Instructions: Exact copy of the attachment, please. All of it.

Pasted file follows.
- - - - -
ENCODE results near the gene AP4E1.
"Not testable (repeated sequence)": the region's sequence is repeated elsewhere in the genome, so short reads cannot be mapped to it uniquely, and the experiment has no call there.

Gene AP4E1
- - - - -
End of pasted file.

ENCODE results near the gene AP4E1.
"Not testable (repeated sequence)": the region's sequence is repeated elsewhere in the genome, so short reads cannot be mapped to it uniquely, and the experiment has no call there.

Gene AP4E1